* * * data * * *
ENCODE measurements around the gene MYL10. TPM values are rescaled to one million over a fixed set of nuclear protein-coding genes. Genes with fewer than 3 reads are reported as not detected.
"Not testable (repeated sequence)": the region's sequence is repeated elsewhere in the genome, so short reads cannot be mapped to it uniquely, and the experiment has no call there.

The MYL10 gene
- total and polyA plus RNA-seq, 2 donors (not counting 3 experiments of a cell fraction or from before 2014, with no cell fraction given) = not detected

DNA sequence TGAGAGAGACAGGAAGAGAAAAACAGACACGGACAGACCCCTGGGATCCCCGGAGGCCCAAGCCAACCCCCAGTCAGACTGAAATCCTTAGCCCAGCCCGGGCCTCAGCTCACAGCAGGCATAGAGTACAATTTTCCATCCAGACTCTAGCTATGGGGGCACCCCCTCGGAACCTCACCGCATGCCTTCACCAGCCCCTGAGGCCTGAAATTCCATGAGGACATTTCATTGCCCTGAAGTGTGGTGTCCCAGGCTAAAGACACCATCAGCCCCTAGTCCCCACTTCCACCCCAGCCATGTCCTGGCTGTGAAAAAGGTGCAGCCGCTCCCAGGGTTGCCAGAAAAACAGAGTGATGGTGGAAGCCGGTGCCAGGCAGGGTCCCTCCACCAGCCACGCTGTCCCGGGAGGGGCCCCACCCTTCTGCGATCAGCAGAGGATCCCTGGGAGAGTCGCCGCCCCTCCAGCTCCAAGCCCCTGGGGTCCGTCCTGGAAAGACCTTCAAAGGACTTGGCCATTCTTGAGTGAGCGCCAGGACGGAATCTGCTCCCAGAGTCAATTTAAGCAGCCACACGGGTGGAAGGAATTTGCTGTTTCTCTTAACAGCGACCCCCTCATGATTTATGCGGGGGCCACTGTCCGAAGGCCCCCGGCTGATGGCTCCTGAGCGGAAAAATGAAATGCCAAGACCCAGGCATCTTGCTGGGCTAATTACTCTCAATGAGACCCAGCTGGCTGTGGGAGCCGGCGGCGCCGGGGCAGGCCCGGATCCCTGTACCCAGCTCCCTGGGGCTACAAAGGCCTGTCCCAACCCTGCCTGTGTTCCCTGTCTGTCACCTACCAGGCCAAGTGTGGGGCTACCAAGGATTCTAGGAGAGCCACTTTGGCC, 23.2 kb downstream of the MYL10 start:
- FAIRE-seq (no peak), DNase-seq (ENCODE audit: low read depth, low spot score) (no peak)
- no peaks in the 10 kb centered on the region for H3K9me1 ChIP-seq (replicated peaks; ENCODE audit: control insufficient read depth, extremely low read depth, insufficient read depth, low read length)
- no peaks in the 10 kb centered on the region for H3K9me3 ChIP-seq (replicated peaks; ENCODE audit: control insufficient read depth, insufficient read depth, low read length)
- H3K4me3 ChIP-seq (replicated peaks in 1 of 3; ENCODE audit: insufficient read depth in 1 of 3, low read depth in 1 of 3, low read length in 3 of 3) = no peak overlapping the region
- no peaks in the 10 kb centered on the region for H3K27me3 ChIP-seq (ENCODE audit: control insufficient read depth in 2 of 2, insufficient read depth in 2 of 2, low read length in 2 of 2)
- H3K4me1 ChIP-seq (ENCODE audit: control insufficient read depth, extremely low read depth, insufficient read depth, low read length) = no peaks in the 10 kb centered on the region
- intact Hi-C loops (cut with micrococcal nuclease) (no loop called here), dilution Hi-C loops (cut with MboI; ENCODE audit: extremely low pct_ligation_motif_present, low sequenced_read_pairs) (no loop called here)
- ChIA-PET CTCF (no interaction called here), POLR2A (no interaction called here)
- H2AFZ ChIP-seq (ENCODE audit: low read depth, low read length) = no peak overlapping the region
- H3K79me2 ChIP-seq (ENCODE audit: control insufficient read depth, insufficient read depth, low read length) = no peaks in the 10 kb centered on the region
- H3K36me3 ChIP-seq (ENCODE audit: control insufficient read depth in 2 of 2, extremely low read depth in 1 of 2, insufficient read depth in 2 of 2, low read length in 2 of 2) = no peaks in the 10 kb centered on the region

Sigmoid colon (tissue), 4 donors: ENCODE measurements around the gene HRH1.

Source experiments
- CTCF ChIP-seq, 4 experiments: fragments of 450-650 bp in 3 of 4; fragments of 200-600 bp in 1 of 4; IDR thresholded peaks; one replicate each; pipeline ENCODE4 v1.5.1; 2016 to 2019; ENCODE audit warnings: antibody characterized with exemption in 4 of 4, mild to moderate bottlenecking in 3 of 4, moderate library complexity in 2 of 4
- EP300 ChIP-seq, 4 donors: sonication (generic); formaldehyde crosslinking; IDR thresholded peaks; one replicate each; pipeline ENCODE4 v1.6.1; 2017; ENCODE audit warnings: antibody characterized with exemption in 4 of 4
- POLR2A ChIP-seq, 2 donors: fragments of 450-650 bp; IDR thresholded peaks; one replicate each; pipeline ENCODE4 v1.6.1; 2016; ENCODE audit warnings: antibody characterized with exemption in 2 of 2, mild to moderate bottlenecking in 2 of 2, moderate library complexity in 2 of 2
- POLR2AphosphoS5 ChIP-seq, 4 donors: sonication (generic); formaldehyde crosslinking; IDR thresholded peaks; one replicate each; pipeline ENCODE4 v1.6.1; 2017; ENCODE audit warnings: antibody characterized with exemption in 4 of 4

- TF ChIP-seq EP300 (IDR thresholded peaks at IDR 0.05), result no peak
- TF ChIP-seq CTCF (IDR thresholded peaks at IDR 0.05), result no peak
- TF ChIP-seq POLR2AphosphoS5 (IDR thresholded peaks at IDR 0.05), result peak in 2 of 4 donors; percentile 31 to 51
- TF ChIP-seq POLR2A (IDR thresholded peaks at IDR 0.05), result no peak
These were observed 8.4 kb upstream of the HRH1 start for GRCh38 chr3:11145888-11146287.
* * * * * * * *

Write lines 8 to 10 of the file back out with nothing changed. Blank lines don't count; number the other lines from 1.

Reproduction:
- no peaks in the 10 kb centered on the region for H3K9me3 ChIP-seq (replicated peaks; ENCODE audit: control insufficient read depth, insufficient read depth, low read length)
- H3K4me3 ChIP-seq (replicated peaks in 1 of 3; ENCODE audit: insufficient read depth in 1 of 3, low read depth in 1 of 3, low read length in 3 of 3) = no peak overlapping the region
- no peaks in the 10 kb centered on the region for H3K27me3 ChIP-seq (ENCODE audit: control insufficient read depth in 2 of 2, insufficient read depth in 2 of 2, low read length in 2 of 2)